The term "legacy product" covers items that may no longer be sold as a new product, but may still be in use, may be resold as a used or antique product, or may be stored in homes, schools, hospitals, or other businesses. The webpages were first developed by NEWMOA in 2008 and include photographs and information about past and current uses of mercury-added legacy products, such as the types of situations in which the products were typically used; the location of mercury within the product; and information on their proper handling, removal, and disposal.
For more information, visit: .
Sprinkler System in School
Manometer w/ Bell Jar Vacuum Apparatus
Antique Barometer
Recent Webinars
IMERC hosted a webinar on September 8th titled, What Does IMERC Do With Companies' Mercury-Added Product Data? The purpose of this event was to show how IMERC and its members utilize mercury-added products data reported through the e-filing system. Manufacturers, distributors, and importers of mercury-added products, as well as federal, state, and local government programs, academic institutions, and non-governmental organizations (NGOs) were invited to attend.
IMERC also partnered with the Product Stewardship Institute (PSI) on a September 27th webinar titled Mercury Products: Current Uses & Trends in Stewardship Programs . This webinar was restricted to federal, state, and local government programs, academic institutions, and NGOs. In addition to IMERC's 2013 data analysis, PSI presented information on current product stewardship programs for thermostats, lamps, and auto switches.
Supporting Membership
IMERC invites manufacturers, distributors, and importers of mercury-added products, trade associations, and NGOs to join IMERC as  Supporting Members . Supporting members must support IMERC's mission to help states implement laws and programs aimed at getting mercury out of products, the waste stream, and the environment. Benefits of Supporting Membership include:
  • Technical assistance with notification, labeling, and phase-out requirements
  • Participation in webinars and discussions related to the results of mercury reduction efforts, new programs and legislation, and other important topics
  • Participation in conference calls to discuss ways to improve effectiveness of IMERC's programs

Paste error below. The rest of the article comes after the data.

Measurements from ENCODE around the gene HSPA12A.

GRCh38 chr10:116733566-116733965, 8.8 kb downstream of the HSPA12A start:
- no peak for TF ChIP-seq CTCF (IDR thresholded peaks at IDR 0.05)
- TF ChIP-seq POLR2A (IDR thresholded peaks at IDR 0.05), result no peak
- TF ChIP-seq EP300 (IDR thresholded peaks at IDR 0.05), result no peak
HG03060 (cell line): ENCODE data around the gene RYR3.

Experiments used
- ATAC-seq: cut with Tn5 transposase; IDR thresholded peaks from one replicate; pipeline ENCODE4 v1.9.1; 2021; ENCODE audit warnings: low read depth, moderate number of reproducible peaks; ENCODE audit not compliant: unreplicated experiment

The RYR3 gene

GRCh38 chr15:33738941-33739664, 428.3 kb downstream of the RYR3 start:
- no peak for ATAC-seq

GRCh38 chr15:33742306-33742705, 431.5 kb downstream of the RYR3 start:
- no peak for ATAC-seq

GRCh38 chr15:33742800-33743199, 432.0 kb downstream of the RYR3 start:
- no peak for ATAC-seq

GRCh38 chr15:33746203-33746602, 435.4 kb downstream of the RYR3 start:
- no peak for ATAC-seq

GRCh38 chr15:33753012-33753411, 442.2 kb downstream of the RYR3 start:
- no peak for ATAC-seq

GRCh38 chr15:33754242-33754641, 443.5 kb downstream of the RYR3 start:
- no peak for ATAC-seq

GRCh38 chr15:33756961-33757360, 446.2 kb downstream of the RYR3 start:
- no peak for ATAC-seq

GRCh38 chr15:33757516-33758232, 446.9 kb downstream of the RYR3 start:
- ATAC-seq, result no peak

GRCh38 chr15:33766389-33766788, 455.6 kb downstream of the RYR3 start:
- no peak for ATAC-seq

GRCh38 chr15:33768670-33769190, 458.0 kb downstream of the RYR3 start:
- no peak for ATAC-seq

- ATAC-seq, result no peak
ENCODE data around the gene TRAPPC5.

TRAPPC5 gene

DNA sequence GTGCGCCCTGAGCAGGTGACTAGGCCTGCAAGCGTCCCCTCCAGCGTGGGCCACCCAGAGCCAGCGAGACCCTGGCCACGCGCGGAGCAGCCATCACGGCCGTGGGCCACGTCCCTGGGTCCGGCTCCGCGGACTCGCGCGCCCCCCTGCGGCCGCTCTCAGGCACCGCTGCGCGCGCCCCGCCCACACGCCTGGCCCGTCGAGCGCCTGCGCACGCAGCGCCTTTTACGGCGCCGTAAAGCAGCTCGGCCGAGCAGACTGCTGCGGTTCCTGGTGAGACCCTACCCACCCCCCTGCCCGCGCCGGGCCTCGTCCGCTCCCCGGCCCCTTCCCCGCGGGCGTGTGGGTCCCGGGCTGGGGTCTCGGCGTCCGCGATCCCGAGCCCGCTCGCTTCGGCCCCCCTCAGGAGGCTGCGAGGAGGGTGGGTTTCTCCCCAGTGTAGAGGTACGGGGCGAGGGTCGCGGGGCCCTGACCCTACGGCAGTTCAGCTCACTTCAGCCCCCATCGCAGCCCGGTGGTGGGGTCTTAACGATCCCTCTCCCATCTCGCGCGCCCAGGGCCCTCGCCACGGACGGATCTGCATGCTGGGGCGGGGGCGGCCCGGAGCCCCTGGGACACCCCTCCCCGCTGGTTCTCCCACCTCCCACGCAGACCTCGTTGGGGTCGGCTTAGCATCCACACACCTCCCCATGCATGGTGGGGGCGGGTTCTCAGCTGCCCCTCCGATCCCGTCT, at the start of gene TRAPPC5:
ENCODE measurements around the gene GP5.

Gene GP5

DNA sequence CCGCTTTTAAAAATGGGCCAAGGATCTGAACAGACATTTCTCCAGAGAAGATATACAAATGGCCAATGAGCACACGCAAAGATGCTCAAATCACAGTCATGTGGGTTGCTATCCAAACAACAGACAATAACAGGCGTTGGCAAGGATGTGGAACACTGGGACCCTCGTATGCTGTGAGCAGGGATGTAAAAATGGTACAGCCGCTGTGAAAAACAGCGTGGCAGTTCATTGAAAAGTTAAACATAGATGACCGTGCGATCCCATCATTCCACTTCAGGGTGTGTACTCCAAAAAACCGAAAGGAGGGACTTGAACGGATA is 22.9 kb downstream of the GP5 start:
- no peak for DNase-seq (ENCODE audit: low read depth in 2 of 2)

• Participation in review of outreach and educational materials related to mercury-added products data analysis
  • Wider access to mercury-added products data reported through the e-filing system
  • Prioritization of IMERC's review of submissions and requests
  • Promotion of the efforts to develop and use non-mercury alternatives
Interstate Chemicals Clearinghouse (IC2)
Recent Webinars
On September 19th, James Lundström, Director of Regulatory Affairs for Volvo Car Corporation, joined IC2's members to discuss the evolution and use of the worldwide automobile industry's shared material data system, the International Material Data System (IMDS).
The IMDS was jointly developed by Audi, BMW, Daimler, HPE, Ford, Opel, Porsche, VW, and Volvo. Additional manufacturers have since joined the community, and IMDS has become a global standard used by almost all of the global original equipment manufacturers (OEMs). In the IMDS, all materials used for automobile manufacturing are collected, maintained, analyzed, and archived. Using the IMDS, makes it possible for the companies and their suppliers to meet their obligations under national and international standards, laws, and regulations.
Chemical Hazard Assessment Database Additions
GreenScreens® for perchloroethylene and four alternative garment cleaning solvents are among the newest additions to the IC2 Chemical Hazard Assessment Database. The Washington State Department of Ecology provided funding to update ten GreenScreens® in the Database and to develop three new GreenScreens®. These updated and new assessments will be available through the Database in the near future.